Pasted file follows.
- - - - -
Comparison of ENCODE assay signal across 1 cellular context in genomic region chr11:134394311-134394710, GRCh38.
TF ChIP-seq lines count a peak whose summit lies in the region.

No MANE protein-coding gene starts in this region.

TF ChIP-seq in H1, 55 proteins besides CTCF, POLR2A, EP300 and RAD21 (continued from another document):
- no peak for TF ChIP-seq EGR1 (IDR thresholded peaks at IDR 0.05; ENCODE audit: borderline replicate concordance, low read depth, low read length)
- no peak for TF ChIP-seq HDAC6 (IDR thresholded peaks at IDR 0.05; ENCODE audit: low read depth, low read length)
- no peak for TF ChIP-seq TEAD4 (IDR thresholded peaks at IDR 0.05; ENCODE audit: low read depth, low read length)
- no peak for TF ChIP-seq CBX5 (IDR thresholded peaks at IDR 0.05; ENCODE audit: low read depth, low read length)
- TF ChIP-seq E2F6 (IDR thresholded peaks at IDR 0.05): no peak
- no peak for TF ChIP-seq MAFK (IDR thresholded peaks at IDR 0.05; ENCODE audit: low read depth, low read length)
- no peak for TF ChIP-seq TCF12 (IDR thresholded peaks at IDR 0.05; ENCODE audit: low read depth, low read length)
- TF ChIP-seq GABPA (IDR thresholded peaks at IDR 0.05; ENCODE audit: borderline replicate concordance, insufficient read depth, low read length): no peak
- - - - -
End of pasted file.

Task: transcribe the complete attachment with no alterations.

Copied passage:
Comparison of ENCODE assay signal across 1 cellular context in genomic region chr11:134394311-134394710, GRCh38.
TF ChIP-seq lines count a peak whose summit lies in the region.

No MANE protein-coding gene starts in this region.

TF ChIP-seq in H1, 55 proteins besides CTCF, POLR2A, EP300 and RAD21 (continued from another document):
- no peak for TF ChIP-seq EGR1 (IDR thresholded peaks at IDR 0.05; ENCODE audit: borderline replicate concordance, low read depth, low read length)
- no peak for TF ChIP-seq HDAC6 (IDR thresholded peaks at IDR 0.05; ENCODE audit: low read depth, low read length)
- no peak for TF ChIP-seq TEAD4 (IDR thresholded peaks at IDR 0.05; ENCODE audit: low read depth, low read length)
- no peak for TF ChIP-seq CBX5 (IDR thresholded peaks at IDR 0.05; ENCODE audit: low read depth, low read length)
- TF ChIP-seq E2F6 (IDR thresholded peaks at IDR 0.05): no peak
- no peak for TF ChIP-seq MAFK (IDR thresholded peaks at IDR 0.05; ENCODE audit: low read depth, low read length)
- no peak for TF ChIP-seq TCF12 (IDR thresholded peaks at IDR 0.05; ENCODE audit: low read depth, low read length)
- TF ChIP-seq GABPA (IDR thresholded peaks at IDR 0.05; ENCODE audit: borderline replicate concordance, insufficient read depth, low read length): no peak